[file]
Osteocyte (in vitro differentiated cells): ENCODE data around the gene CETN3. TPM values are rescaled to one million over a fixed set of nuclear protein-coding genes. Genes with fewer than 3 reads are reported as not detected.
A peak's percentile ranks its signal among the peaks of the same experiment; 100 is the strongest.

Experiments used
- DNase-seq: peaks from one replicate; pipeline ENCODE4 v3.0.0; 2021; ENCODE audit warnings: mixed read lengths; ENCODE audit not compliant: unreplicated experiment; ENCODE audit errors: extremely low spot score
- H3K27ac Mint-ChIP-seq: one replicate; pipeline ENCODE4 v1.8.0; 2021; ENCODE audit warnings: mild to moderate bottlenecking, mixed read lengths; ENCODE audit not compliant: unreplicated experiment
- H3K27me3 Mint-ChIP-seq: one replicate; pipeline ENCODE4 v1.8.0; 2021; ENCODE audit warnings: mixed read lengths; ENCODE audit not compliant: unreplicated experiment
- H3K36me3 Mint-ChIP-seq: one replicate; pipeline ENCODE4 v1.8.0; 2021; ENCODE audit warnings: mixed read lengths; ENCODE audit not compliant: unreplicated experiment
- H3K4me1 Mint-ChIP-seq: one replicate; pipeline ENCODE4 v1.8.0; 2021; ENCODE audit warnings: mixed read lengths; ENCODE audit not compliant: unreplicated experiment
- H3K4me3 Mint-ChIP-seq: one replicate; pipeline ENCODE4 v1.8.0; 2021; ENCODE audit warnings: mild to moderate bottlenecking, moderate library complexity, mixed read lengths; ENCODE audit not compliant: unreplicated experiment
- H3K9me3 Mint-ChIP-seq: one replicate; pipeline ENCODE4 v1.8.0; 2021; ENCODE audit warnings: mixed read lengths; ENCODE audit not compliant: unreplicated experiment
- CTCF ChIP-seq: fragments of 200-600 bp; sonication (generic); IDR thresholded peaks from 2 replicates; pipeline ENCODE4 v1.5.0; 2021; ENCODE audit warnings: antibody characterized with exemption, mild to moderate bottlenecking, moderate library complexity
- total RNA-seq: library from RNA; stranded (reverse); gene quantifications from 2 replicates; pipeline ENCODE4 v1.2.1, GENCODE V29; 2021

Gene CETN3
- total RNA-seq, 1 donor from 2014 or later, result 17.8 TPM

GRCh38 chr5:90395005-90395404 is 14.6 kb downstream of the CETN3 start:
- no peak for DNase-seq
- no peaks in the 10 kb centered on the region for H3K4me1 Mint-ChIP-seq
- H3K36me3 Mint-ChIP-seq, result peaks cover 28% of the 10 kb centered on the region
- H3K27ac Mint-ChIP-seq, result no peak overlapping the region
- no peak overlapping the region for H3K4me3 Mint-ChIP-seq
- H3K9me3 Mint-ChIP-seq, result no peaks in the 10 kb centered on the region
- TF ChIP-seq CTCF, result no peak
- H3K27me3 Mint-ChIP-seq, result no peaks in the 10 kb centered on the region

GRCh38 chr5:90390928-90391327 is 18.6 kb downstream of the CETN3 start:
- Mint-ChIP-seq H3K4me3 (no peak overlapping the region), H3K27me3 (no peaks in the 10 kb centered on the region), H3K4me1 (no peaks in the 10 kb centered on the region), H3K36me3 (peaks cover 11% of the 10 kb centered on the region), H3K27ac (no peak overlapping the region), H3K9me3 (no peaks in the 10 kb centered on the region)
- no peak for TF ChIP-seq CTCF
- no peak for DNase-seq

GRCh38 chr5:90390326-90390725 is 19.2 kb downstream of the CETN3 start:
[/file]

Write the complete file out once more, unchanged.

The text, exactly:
Osteocyte (in vitro differentiated cells): ENCODE data around the gene CETN3. TPM values are rescaled to one million over a fixed set of nuclear protein-coding genes. Genes with fewer than 3 reads are reported as not detected.
A peak's percentile ranks its signal among the peaks of the same experiment; 100 is the strongest.

Experiments used
- DNase-seq: peaks from one replicate; pipeline ENCODE4 v3.0.0; 2021; ENCODE audit warnings: mixed read lengths; ENCODE audit not compliant: unreplicated experiment; ENCODE audit errors: extremely low spot score
- H3K27ac Mint-ChIP-seq: one replicate; pipeline ENCODE4 v1.8.0; 2021; ENCODE audit warnings: mild to moderate bottlenecking, mixed read lengths; ENCODE audit not compliant: unreplicated experiment
- H3K27me3 Mint-ChIP-seq: one replicate; pipeline ENCODE4 v1.8.0; 2021; ENCODE audit warnings: mixed read lengths; ENCODE audit not compliant: unreplicated experiment
- H3K36me3 Mint-ChIP-seq: one replicate; pipeline ENCODE4 v1.8.0; 2021; ENCODE audit warnings: mixed read lengths; ENCODE audit not compliant: unreplicated experiment
- H3K4me1 Mint-ChIP-seq: one replicate; pipeline ENCODE4 v1.8.0; 2021; ENCODE audit warnings: mixed read lengths; ENCODE audit not compliant: unreplicated experiment
- H3K4me3 Mint-ChIP-seq: one replicate; pipeline ENCODE4 v1.8.0; 2021; ENCODE audit warnings: mild to moderate bottlenecking, moderate library complexity, mixed read lengths; ENCODE audit not compliant: unreplicated experiment
- H3K9me3 Mint-ChIP-seq: one replicate; pipeline ENCODE4 v1.8.0; 2021; ENCODE audit warnings: mixed read lengths; ENCODE audit not compliant: unreplicated experiment
- CTCF ChIP-seq: fragments of 200-600 bp; sonication (generic); IDR thresholded peaks from 2 replicates; pipeline ENCODE4 v1.5.0; 2021; ENCODE audit warnings: antibody characterized with exemption, mild to moderate bottlenecking, moderate library complexity
- total RNA-seq: library from RNA; stranded (reverse); gene quantifications from 2 replicates; pipeline ENCODE4 v1.2.1, GENCODE V29; 2021

Gene CETN3
- total RNA-seq, 1 donor from 2014 or later, result 17.8 TPM

GRCh38 chr5:90395005-90395404 is 14.6 kb downstream of the CETN3 start:
- no peak for DNase-seq
- no peaks in the 10 kb centered on the region for H3K4me1 Mint-ChIP-seq
- H3K36me3 Mint-ChIP-seq, result peaks cover 28% of the 10 kb centered on the region
- H3K27ac Mint-ChIP-seq, result no peak overlapping the region
- no peak overlapping the region for H3K4me3 Mint-ChIP-seq
- H3K9me3 Mint-ChIP-seq, result no peaks in the 10 kb centered on the region
- TF ChIP-seq CTCF, result no peak
- H3K27me3 Mint-ChIP-seq, result no peaks in the 10 kb centered on the region

GRCh38 chr5:90390928-90391327 is 18.6 kb downstream of the CETN3 start:
- Mint-ChIP-seq H3K4me3 (no peak overlapping the region), H3K27me3 (no peaks in the 10 kb centered on the region), H3K4me1 (no peaks in the 10 kb centered on the region), H3K36me3 (peaks cover 11% of the 10 kb centered on the region), H3K27ac (no peak overlapping the region), H3K9me3 (no peaks in the 10 kb centered on the region)
- no peak for TF ChIP-seq CTCF
- no peak for DNase-seq

GRCh38 chr5:90390326-90390725 is 19.2 kb downstream of the CETN3 start: